NEW YORK – We are so over Ben and Jerry’s, and are tired of hippie wanna-bes with pierced crap in their noses and lips serving us overpriced ice cream, all the while standing next to guilt-inducing tipjars. We are so tired of them that we don’t even care if it’s an “and” or an ampersand.
We say this. If you have to pay $5 bucks for a cone, you might as well get something worth five bucks. That something would be Louis Sherry, though we have to admit, we’d only pay a buck for the tasty honey roll cone at right.
You know Louis Sherry. That elite little ice cream and candy brand. Yes, we do like Sealtest or High’s Ice Cream. And Carvel’s cake is great.
But somehow, we very and most fondly remember Louis Sherry.
Vermont born Louis Sherry (1855-1926) was an important restaurateur and caterer to the Gilded Age. Beginning at the Brunswick Hotel at 26th St & Fifth Avenues, then the Elberon Hotel in Elberon, N.J, he eventually opened a restaurant at 38th Street and 6th Avenue. His obituary from the Woodlawn Cemetery website goes this way:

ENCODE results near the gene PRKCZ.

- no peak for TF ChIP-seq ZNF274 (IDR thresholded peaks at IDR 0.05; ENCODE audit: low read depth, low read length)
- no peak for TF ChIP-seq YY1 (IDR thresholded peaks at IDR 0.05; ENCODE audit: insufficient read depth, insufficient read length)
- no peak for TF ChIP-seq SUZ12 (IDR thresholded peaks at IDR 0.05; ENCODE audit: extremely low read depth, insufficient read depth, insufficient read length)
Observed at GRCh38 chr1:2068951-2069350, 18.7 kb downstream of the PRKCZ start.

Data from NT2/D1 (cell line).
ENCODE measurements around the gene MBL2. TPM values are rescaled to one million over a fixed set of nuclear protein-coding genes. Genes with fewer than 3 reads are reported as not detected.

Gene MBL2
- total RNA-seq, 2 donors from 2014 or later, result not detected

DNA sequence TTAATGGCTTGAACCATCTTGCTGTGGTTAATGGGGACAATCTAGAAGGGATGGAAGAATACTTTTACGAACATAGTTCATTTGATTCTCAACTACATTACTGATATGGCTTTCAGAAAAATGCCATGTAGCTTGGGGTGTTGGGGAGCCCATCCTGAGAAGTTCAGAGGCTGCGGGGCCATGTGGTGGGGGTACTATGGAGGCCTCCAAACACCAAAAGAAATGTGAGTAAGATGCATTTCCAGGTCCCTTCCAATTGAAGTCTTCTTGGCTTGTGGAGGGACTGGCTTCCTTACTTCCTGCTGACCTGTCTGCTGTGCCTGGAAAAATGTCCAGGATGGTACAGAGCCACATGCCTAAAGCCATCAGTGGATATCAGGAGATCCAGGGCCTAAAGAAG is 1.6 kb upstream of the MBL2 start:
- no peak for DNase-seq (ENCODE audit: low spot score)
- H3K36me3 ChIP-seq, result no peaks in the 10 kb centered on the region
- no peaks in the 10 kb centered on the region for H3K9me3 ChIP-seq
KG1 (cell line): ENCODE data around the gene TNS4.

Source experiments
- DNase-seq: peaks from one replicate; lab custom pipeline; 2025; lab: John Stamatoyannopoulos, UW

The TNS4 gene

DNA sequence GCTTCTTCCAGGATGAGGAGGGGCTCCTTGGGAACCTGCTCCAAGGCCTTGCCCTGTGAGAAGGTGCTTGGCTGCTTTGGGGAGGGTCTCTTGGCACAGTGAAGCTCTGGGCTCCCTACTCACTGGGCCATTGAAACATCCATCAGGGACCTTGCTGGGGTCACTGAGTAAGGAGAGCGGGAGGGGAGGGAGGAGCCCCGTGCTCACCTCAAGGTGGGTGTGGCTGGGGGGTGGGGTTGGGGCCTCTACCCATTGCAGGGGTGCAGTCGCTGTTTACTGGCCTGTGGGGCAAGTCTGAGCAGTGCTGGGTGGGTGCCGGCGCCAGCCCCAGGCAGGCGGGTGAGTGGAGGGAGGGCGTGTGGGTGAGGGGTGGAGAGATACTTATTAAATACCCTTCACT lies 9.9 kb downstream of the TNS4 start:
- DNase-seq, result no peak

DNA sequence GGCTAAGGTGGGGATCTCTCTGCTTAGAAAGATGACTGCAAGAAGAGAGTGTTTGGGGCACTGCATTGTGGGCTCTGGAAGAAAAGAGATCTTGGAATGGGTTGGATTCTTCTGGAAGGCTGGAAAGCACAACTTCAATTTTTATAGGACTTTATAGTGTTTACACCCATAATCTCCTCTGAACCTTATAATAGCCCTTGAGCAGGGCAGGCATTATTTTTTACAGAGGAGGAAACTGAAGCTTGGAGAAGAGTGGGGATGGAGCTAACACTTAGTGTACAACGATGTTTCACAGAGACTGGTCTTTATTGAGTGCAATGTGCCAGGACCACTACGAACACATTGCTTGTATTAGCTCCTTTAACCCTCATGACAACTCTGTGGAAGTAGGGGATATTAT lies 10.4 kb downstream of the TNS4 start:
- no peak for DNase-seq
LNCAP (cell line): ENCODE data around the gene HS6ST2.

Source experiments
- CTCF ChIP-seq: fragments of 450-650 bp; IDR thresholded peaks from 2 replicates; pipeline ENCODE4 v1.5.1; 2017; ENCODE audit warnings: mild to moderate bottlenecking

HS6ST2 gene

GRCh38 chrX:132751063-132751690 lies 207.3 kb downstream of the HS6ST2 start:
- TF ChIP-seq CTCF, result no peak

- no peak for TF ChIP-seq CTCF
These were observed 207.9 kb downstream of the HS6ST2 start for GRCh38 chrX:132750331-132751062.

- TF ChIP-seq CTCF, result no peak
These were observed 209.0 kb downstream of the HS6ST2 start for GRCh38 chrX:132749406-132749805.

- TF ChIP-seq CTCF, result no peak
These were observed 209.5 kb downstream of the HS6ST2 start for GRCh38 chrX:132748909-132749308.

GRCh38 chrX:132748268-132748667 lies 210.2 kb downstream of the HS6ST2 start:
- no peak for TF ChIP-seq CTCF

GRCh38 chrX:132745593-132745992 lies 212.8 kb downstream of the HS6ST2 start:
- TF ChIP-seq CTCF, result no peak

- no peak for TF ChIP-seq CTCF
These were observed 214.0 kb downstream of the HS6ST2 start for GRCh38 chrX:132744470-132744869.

When the ‘Mikado’ opened in New York, Sherry cornered the market in Japanese parasols and ornaments used in cake decoration. He began to receive orders from the carriage trade. He said of this, ‘Nothing goes further with dainty people than dainty decorations.’
The restaurant closed during the Depression. Sherry apparently had some problem with “Bolsheviks” and couldn’t stomach the commies. Atlas Shrugged! You bet.
According to a 1950 Time magazine article, the brand was partly owned by Mrs. Lucius M. Boomer, who was the widow of the Waldorf-Astoria Hotel’s longtime board chairman. Boomer founded the confectionery company with the late Louis Sherry after Sherry’s fashionable Fifth Avenue restaurant closed down. According to USPTO searches, the name was owned by Borden and Beatrice Foods.
Sherry and Boomer together developed The Sherry-Netherland (781 Fifth Avenue, New York, New York 10022-1046, 212-355-2800, www.sherrynetherland.com) where residents could eat from the Sherry kitchen. Thankfully, it’s still around, keeping the Sherry legacy alive.